Celebrating Hispanic Fiction

I’ve really enjoyed reading my friends’ lists of 10 books most influential to them, a meme popular right now on Facebook. I’ve crafted mine and several in the top 20 (because a librarian can’t stop at 10) are books by Hispanic authors.

Gabriel Garcia Marquez’s lyrical storytelling in One Hundred Years of Solitude, the complicated relationships in Mario Vargas Llosa’s The Bad Girl, and the haunting world of Aura by Carlos Fuentes have expanded my worldview and contributed to my understanding of Hispanic heritage and culture.

Another book on my list that really challenged me as a reader and stretched my perception of fiction as a genre is The Brief Wondrous Life of Oscar Wao by Junot Diaz. In Wao, Diaz tells the story of overweight nerd Oscar and his search for love, while simultaneously giving the reader a history lesson on the Dominican Republic and disclosing the real reason behind Oscar’s bad luck: a family curse. The story jumps from New Jersey to the Dominican Republic and back again, capturing both the experiences of Dominican Americans and lovesick teenage boys in a warm, humorous way.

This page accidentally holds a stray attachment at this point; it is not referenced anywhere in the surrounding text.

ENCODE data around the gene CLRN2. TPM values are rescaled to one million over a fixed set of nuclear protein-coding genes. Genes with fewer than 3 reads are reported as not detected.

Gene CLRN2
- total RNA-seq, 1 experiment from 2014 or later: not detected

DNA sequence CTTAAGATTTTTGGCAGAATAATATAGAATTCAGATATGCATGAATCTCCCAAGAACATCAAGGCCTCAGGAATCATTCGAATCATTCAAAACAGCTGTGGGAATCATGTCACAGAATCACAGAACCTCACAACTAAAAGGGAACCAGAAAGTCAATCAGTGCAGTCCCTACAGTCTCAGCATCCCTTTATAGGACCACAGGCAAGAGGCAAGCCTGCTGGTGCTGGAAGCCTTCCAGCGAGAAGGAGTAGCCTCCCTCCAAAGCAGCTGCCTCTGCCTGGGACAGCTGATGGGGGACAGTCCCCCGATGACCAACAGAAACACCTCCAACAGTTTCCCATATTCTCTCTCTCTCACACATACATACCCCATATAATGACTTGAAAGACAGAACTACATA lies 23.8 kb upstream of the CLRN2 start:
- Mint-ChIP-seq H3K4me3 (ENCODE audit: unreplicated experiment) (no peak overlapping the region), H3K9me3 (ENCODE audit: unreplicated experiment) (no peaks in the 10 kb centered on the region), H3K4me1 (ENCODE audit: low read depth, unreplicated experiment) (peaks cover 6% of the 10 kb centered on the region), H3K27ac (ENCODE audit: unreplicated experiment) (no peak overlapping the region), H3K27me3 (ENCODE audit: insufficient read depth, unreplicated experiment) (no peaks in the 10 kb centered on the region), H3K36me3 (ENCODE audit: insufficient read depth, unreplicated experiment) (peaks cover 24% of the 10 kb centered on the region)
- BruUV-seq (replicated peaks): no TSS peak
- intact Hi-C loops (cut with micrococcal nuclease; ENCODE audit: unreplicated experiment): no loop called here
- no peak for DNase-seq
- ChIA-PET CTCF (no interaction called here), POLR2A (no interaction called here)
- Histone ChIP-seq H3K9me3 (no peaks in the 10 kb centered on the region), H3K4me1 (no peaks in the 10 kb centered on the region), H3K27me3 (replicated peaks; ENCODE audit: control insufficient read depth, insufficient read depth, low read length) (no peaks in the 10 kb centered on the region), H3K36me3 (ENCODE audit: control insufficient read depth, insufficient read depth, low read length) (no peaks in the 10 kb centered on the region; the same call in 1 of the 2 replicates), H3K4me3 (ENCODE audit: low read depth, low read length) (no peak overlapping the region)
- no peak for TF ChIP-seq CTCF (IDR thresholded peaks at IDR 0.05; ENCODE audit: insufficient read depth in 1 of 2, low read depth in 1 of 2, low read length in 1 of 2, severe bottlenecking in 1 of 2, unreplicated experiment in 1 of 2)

As I prepare for a trip to the Dominican Republic, I know Oscar Wao is coming with me, so I can relive Oscar’s endearing geekiness and Diaz’s rich storytelling. I’m also packing a few other titles by Hispanic authors in celebration of Hispanic Heritage Month and to pay tribute to the talented authors who have positively influenced many—myself included.